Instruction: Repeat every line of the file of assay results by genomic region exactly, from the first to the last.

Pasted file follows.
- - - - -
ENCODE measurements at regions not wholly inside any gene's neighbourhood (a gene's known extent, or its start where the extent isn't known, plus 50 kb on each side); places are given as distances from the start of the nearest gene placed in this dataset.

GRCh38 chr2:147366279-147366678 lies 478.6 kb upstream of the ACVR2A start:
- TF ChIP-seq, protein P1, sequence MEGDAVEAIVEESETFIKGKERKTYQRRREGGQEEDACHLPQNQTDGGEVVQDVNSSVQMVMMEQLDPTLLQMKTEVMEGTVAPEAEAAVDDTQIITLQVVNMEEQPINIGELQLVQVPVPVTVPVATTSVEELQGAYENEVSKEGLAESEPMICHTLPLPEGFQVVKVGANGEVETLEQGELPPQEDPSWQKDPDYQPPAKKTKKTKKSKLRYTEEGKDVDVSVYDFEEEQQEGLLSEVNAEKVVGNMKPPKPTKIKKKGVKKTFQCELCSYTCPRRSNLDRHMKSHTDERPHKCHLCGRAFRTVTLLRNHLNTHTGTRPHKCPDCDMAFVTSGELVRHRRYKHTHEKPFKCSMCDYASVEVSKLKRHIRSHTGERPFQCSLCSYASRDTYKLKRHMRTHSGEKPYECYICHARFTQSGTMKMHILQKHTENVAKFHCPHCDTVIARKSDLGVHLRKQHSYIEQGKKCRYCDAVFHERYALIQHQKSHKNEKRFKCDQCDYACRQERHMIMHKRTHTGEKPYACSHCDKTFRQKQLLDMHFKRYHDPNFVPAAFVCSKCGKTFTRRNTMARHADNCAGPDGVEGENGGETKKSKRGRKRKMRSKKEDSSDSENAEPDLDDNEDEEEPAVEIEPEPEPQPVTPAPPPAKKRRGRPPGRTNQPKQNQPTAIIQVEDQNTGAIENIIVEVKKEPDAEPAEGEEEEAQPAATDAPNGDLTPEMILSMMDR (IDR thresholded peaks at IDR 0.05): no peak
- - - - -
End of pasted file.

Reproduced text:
ENCODE measurements at regions not wholly inside any gene's neighbourhood (a gene's known extent, or its start where the extent isn't known, plus 50 kb on each side); places are given as distances from the start of the nearest gene placed in this dataset.

GRCh38 chr2:147366279-147366678 lies 478.6 kb upstream of the ACVR2A start:
- TF ChIP-seq, protein P1, sequence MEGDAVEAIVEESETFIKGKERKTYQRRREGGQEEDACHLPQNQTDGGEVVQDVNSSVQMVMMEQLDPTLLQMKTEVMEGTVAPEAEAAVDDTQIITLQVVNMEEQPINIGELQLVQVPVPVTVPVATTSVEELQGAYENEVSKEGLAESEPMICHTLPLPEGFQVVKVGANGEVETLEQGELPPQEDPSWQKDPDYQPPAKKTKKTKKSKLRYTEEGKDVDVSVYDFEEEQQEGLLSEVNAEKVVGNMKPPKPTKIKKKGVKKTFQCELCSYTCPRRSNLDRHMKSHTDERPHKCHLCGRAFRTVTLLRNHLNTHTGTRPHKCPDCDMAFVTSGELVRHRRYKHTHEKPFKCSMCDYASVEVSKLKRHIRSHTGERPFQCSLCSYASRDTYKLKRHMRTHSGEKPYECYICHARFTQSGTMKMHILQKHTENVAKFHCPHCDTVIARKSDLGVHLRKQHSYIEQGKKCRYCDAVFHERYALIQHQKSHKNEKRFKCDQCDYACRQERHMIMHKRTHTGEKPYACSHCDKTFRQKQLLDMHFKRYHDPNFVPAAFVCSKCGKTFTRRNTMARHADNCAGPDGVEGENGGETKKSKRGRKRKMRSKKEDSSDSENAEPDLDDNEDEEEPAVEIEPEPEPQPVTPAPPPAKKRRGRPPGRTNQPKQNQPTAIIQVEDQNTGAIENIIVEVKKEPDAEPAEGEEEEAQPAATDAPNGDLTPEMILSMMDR (IDR thresholded peaks at IDR 0.05): no peak